If you have mutual fund investments in non-IRA accounts – you’re about to be taxed even though you’re losing money this year. Fortunately, there is time to do something about it if you take action now. This article is intended to explain what is happening and how we can avoid it if we act quickly.
So, what are we even talking about?
Commonly, investors use mutual funds as a way to diversify their holdings. As a pooled investment, mutual funds allow investors to combine their investment dollars in order to spread those funds amongst hundreds or thousands of stocks. Unfortunately, obtaining those economies of scale and diversification benefits comes at the price of tax inefficiency.
What are your "personal" realized and unrealized gains?
Let’s start small to explain realized and unrealized gains. Let’s say that you bought a single stock for $1, and the value of the stock increased to $3. If you decide to keep the stock, you have an unrealized gain of $2. However, if you decide to sell that stock, it becomes a realized gain of $2. You calculate the gain by subtracting the original amount of your investment from the sale value. If the result is negative, then you have a loss rather than a gain. In a non-IRA account, you are taxed on gains in the year that they are realized.
Remember, mutual funds are collections of stocks that are bundled together into shares. When you buy a share of a mutual fund, you are buying into a pool of stocks that may have been purchased long before you hopped in. What’s more, is that you are investing alongside other people who may have been there longer or intend to leave earlier. More on this in a moment…
Why would I be taxed if my fund value went down?
Let’s use a simple example of owning a Mutual Fund ABC. Say you invest $10,000 in Fund ABC on January 1, and through the course of that first year of your investment the fund returns 10% so that your balance at the end of the year would be up to $11,000. You “personally” have an unrealized gain of $1,000. But you will not have to pay tax on that gain until it is formally realized when you sell all of your ABC fund shares.
However, in this example Mutual Fund ABC has been open for many years and let’s further assume that there is only one company stock in the fund and that the fund actually invested $1mil into that company years ago. When we fast forward to the present we see the company’s stock has doubled in price from when they began - so the fund’s investment is actually up 100%. These are called “embedded” gains.
Let’s pause to recap. Your specific investment has yielded you a 10% gain while the fund itself is up 100% over these last years.
Now here comes the important part: Let’s say half of the other investors no longer want to own this fund so they sell at some point during the year. In order to provide those investors with their capital, the fund manager needs to start selling the underlying stock to create the liquidity for their investors. In doing so, they are going to be “realizing” the embedded gains that have built up over the course of these last many years at the fund level.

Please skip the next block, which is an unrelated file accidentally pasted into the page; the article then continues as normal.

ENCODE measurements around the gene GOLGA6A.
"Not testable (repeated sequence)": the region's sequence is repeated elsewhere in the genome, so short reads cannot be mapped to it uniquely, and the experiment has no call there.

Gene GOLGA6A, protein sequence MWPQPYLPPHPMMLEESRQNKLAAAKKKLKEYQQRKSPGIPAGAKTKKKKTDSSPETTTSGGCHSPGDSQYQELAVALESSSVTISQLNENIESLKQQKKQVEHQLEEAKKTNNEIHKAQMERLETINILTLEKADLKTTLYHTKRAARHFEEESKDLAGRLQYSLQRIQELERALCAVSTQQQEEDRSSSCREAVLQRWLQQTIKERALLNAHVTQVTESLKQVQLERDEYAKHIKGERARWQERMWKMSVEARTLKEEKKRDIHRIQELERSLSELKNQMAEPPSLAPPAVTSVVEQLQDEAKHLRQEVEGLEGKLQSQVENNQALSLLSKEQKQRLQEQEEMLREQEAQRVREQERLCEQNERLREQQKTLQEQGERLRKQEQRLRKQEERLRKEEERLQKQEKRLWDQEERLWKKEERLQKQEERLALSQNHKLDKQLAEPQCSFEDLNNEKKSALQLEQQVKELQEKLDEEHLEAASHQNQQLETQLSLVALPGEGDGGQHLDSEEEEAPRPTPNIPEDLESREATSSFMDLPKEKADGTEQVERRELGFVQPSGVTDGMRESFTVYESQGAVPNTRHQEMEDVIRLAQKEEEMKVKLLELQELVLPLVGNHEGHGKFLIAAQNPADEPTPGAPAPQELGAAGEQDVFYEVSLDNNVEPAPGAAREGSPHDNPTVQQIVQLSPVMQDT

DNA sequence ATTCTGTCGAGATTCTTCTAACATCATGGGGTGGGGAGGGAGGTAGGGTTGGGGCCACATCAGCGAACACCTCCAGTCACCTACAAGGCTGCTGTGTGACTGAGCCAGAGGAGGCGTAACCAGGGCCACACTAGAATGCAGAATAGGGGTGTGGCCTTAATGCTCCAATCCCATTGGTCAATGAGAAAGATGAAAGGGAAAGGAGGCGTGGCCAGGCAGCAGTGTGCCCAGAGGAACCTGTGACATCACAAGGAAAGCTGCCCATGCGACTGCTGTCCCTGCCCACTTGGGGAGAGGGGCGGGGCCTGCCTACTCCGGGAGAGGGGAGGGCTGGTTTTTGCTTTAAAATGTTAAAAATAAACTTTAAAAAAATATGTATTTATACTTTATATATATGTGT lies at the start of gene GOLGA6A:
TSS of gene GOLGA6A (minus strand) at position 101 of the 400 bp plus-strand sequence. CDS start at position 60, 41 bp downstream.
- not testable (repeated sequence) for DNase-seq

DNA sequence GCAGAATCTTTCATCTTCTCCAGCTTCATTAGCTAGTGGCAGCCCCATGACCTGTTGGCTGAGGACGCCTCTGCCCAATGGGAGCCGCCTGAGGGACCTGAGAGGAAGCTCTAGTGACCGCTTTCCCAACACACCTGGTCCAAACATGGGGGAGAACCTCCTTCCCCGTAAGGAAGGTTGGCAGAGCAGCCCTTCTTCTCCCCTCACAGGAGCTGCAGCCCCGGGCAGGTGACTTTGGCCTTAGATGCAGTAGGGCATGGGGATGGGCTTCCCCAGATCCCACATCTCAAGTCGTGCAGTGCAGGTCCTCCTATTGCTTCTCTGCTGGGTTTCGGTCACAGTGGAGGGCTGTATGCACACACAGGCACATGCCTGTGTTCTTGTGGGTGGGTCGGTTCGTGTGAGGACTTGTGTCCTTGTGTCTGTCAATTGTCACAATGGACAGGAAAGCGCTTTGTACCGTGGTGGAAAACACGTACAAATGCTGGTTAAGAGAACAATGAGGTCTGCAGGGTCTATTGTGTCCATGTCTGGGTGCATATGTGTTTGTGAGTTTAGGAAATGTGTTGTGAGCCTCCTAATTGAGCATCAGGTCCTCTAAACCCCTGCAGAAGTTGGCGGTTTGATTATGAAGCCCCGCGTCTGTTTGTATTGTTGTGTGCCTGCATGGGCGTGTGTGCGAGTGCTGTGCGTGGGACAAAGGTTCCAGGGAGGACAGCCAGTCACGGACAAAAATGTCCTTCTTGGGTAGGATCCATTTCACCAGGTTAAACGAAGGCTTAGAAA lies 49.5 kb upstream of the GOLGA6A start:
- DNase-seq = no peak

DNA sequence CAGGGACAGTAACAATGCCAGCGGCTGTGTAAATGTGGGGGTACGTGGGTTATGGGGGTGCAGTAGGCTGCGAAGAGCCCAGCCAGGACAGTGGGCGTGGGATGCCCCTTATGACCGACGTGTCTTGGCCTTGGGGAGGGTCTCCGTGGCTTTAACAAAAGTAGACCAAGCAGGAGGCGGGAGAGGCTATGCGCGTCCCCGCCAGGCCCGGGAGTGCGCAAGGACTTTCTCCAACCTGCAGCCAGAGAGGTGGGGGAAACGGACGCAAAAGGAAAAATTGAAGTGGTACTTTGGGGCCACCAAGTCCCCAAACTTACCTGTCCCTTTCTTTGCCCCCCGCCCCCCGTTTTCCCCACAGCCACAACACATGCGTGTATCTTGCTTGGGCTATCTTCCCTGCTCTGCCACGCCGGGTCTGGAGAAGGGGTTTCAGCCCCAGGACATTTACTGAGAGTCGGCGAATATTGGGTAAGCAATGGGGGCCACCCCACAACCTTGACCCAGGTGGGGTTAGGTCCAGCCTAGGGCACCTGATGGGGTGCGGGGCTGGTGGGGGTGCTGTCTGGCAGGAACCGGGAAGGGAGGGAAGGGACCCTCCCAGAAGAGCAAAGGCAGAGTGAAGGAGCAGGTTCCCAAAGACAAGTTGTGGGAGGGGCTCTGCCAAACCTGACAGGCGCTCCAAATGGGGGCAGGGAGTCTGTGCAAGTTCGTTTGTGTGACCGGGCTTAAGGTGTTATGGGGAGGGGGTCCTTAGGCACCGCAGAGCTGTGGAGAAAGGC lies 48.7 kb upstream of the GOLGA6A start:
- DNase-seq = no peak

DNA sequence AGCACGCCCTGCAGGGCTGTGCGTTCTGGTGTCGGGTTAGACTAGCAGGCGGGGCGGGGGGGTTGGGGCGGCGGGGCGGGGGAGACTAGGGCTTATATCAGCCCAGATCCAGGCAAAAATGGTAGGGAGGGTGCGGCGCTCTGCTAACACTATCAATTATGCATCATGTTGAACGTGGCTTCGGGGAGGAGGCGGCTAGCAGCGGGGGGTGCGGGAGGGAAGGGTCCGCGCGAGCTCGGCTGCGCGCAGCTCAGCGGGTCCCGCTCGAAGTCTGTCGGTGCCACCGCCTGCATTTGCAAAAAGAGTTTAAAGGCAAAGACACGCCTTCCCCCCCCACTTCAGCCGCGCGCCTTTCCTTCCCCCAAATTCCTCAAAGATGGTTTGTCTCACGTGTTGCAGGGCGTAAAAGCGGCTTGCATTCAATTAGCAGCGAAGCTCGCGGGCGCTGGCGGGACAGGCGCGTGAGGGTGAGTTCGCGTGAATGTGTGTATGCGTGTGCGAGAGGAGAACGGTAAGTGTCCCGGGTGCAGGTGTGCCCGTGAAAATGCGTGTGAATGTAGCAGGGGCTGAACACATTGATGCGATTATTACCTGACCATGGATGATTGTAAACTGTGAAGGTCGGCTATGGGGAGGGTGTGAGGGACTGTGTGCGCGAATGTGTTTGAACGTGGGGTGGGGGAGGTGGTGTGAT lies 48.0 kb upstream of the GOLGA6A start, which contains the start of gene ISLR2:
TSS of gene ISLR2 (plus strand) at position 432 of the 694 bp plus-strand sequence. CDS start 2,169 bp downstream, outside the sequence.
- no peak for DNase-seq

Meanwhile, you’re still holding your shares and do not want to sell. Unfortunately for you, a significant portion of those historical gains that had been building up over time, now realized, must be passed on to all the shareholders of record at the end of the year. Those gains are taxable in the year received – REGARDLESS OF WHETHER YOU HAD PARTICIPATED IN THE ENTIRETY OF THE HISTORICAL PERFORMANCE OR NOT.
So in this example, even though you did not sell your shares, the actions of half of your fellow investors will have all but assured that half of the historical gains will now be shared by all owners of record.
This means you’re going to pay tax on gains you did not realize or receive. For this reason, investing in mutual funds can lead to unintended consequences when it comes to taxation.
This year, many investors will actually see their investments lose money while being taxed on the realized embedded gains within the fund itself.
What can I do now?
While this year has experienced market declines across the board, we cannot ignore that there have been many prior years of consistent returns in the stock market. Many stock funds have benefitted from tremendous returns over the years, but this year we’ve seen over $500bil (that’s BILLION) in stock liquidations. The long-term gains in these mutual funds are going to be passed to all shareholders of record in the beginning of December, even if you have personally lost money in your account.
We do not want to have our outstanding clients caught off guard by these circumstances, so consider this your call to action if you want to avoid an unpleasant tax experience next spring and you have non-IRA investments in mutual funds. We can help you – but the window to act is very short and closing fast.
Over time, tax-efficient investing can add the equivalent of 1.5%-2.0% annual return to your portfolio on- top of its regular returns. Give us a call today to discuss your specific situation and how we can help create a more tax efficient investing strategy for your family.